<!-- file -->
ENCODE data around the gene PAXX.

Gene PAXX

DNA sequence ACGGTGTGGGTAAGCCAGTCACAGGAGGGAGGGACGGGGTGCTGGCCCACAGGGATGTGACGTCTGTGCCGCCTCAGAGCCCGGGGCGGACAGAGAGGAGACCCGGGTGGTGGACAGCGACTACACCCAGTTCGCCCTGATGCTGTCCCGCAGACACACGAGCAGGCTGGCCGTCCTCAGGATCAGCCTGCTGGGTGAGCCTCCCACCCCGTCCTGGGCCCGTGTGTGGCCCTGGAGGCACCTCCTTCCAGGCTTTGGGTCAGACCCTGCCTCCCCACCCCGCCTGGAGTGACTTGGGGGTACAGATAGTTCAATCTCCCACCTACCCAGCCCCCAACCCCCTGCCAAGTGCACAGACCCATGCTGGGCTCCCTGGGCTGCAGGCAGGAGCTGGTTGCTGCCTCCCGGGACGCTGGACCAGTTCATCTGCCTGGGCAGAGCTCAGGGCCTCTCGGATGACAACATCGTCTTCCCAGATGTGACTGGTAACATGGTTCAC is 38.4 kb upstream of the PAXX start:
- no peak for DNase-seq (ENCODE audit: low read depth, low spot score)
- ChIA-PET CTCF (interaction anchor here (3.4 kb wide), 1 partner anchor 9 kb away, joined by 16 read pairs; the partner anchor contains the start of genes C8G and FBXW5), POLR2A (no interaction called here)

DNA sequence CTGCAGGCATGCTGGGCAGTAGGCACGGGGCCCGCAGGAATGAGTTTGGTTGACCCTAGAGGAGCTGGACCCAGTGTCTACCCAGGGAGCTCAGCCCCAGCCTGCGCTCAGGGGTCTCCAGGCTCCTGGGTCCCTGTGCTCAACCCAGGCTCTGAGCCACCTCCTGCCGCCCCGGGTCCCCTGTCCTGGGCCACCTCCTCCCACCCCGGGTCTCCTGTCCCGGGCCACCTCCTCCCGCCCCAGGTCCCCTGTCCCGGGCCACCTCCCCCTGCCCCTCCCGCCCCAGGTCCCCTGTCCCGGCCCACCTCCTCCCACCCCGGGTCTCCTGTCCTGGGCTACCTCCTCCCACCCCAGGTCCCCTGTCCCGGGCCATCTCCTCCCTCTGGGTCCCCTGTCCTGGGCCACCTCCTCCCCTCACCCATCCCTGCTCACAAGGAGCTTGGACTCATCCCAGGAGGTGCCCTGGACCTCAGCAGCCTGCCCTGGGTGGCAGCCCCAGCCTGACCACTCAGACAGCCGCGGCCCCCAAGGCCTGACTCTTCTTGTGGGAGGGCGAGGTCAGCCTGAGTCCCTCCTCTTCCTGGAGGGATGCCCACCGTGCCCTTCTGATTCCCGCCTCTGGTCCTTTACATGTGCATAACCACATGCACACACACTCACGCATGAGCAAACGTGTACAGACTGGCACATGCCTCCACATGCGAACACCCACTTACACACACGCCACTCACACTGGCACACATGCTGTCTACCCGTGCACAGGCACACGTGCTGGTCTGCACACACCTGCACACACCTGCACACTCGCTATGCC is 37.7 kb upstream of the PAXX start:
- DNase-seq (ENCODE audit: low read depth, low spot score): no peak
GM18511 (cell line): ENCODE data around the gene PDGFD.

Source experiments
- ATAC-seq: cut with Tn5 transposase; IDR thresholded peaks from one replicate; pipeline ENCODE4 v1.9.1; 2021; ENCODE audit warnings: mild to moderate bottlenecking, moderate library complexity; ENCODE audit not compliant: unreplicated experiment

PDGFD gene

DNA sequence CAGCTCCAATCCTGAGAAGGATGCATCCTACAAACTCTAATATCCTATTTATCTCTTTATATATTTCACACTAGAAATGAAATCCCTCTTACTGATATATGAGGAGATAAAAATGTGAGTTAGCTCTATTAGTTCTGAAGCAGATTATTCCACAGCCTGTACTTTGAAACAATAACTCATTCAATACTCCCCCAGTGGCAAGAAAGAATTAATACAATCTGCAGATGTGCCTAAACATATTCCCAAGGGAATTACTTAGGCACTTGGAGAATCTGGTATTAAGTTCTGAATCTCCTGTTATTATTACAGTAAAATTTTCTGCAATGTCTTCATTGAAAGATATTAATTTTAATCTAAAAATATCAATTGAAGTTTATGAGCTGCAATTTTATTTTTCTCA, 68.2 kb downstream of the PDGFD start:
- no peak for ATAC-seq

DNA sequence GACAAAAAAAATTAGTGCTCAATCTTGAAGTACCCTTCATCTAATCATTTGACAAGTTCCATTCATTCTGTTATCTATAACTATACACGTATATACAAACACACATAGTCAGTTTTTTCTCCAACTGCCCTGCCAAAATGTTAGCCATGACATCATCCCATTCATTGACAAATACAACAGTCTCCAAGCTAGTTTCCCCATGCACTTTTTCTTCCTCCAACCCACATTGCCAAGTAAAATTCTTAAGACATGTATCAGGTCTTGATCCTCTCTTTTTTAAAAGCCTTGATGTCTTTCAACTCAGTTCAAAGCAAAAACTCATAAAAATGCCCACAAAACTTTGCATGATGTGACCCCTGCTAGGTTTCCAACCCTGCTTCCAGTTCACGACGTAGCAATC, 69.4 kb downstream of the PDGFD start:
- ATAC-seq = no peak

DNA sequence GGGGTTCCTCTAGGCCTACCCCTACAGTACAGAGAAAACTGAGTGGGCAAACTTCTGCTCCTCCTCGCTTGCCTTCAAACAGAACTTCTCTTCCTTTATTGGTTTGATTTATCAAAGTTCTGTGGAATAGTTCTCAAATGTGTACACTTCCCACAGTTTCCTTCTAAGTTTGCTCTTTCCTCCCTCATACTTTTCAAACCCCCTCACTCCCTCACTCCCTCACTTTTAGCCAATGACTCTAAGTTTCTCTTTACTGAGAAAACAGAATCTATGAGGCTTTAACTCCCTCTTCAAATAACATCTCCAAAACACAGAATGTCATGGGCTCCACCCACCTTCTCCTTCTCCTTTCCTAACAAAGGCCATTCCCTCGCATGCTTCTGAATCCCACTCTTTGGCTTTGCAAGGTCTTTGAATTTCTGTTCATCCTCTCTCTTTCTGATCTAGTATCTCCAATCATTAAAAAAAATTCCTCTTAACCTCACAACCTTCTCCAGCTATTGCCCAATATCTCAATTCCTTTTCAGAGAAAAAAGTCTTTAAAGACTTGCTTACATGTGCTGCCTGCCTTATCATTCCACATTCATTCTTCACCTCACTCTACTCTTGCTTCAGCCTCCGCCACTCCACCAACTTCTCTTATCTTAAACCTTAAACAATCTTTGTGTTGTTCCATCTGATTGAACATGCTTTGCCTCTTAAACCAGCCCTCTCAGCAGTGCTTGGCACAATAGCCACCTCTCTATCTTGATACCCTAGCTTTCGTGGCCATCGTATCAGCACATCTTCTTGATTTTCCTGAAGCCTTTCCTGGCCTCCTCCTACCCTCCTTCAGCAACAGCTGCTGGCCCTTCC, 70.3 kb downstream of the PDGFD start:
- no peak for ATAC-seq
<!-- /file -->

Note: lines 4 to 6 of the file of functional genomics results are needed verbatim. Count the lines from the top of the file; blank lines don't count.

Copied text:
- no peak for DNase-seq (ENCODE audit: low read depth, low spot score)
- ChIA-PET CTCF (interaction anchor here (3.4 kb wide), 1 partner anchor 9 kb away, joined by 16 read pairs; the partner anchor contains the start of genes C8G and FBXW5), POLR2A (no interaction called here)

DNA sequence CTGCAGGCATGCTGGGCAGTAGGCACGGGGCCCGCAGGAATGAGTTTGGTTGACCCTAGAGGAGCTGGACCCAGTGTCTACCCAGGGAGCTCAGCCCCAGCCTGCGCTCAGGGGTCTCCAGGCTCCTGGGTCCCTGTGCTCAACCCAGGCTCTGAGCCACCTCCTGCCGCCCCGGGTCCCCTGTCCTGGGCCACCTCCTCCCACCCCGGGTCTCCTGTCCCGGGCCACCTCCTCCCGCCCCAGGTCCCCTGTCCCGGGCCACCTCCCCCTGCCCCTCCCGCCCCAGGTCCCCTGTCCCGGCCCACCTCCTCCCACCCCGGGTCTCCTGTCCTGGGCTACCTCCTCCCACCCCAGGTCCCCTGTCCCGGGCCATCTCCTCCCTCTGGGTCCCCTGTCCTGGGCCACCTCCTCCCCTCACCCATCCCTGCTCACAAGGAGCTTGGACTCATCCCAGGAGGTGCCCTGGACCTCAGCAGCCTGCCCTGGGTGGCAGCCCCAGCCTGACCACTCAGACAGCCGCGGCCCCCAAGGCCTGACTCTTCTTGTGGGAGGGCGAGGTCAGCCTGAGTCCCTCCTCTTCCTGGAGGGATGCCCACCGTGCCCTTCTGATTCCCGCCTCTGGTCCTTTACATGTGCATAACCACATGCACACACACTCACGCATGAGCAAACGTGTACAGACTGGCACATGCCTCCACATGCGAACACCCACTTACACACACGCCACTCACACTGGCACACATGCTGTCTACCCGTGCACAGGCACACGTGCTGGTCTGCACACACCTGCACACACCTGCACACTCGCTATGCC is 37.7 kb upstream of the PAXX start: